I was fighting it, my lids heavy, eyes tired from getting up at three thirty, four o’oclock in the morning for a couple of days. I was snapping out of it, on the highway, out around Blackwell’s corner and the San Andreas fault and a lot of nothing out west of I-5 coming out of Paso Robles. Maybe it was the fish sandwich at Foster’s Freeze. The girl said the fish sand at McDonald’s scared her, no way she ate that stuff. ‘I make my own tartar sauce,’. Do it, I said. It was good. Maybe it was cruising Paso Robles looking for a Chevron station and settling for an Exxon. What’s the difference? Out past the wineries and vineyards and new housing projects silenced in mid-form, out into the dust and empty hills, heading towards Blackwell’s corner and Lost Hills. Didn’t want to do a James Dean. Didn’t want to find some chasm in the San Andreas and become a fossil for someone to pick up a million years from now and speculate. Hmmm…maybe he was driving one of those gas powered vehicles they used to drive. Right here, in front of the oil derricks pumping crude out of the ground, strung together with pipes and electric poles with cord running all through the patch and big steel locusts like insects sucking blood. Stay awake, stay awake.
Blackwell’s corner is in the middle of nowhere. No trees. No signs, no motels, a big steel warehouse, they’re putting in gas pumps and a big parking area on both sides. Air conditioned, snack bar, aisles of almonds in all sizes of plastic zip lock bags. Walnuts, pistachios. Roasted, raw, lightly salted, Cajun style, jalapeno, onion and garlic, get your almonds any which way and suck ‘em on down with a splash of your favorite soda.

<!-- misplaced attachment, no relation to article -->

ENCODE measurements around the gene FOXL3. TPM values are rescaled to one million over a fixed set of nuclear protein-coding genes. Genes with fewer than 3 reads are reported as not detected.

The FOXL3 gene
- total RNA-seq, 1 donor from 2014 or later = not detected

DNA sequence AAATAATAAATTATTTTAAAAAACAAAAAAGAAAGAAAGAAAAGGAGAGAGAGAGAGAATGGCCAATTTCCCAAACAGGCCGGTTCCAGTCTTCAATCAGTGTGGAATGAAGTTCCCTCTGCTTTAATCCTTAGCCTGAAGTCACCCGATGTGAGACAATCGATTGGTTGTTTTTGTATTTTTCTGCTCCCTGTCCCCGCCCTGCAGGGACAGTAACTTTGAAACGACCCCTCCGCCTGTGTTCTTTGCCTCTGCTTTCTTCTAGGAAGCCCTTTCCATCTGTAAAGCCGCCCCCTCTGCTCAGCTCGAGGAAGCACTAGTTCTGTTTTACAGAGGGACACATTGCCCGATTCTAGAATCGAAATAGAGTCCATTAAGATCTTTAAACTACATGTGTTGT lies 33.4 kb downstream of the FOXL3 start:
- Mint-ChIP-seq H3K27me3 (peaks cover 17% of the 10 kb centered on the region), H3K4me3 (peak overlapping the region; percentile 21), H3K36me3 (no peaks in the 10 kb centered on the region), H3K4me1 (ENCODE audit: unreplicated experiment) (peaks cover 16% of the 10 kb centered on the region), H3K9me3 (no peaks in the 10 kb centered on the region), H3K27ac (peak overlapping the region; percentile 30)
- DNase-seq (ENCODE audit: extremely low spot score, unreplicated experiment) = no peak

From a distance the oil wells in Lost Hills look like a construction project putting up skinny frames of black steel, way off, a couple of miles maybe, just structure, an outline, low lying scatter in some early form of organization, and you’re looking for a sign or something announcing the development, for-sale, call this number for information. There are a couple of pickup trucks parked near the dirt road entrances, little white square signs announcing Chevron Field 29, guys sitting in the front seats behind the wheel with the door open wearing white hard hats, hell of a job, I think. No chance to take some photos without getting run off so I head on down the straight blacktop.
If you’re going to devastate a few square miles of land this is the place to do it, I’m figuring. Nobody tills this land, no one for miles. I don’t see any almond orchards in sight, no walnut trees, nothing, just dried grass making the land golden but it’s the crude that makes the dough, here. Not almonds and beer and gas stations. Lost hills is a stop light of two-story sand colored apartments and a bar or two and a Mexican restaurant and that’s the life, I guess, you go on in to Bakersfield for some real fun.
I wonder what it will be like when we drill in ANWAR. I’ll never be up there, I don’t think. I’ve been to Alaska and there’s a lot of open space but it’s pristine, majestic, mountains and streams and eagles flying off the trees next to the rivers in big looping beats of wings making their own wind, snow cap peaks and glaciers and there’s no room there for sucking the ground. I know we need oil. I know.
I pick up two one-pound bags of roasted, unsalted almonds for six ninety-nine, a couple of bucks cheaper than Von’s, and I’m good. Drinking a coke in the car to wake up and on down past the enclave of Lost Hills and I’m pushing out on to I-5 south with the trucks and cars and the funneling of effort down to the grapevine and the rush to get over the hills.
I’m back now, home. My sound system sounds better, the air conditioning cools down the house, I put away some groceries and steam some vegetables and eat some food and settle in. Out on the San Andreas the earth shifts, little by little, and we pull out what we think we need from down below. My air conditioner shuts off and I turn on the television. I need some ice in my drink.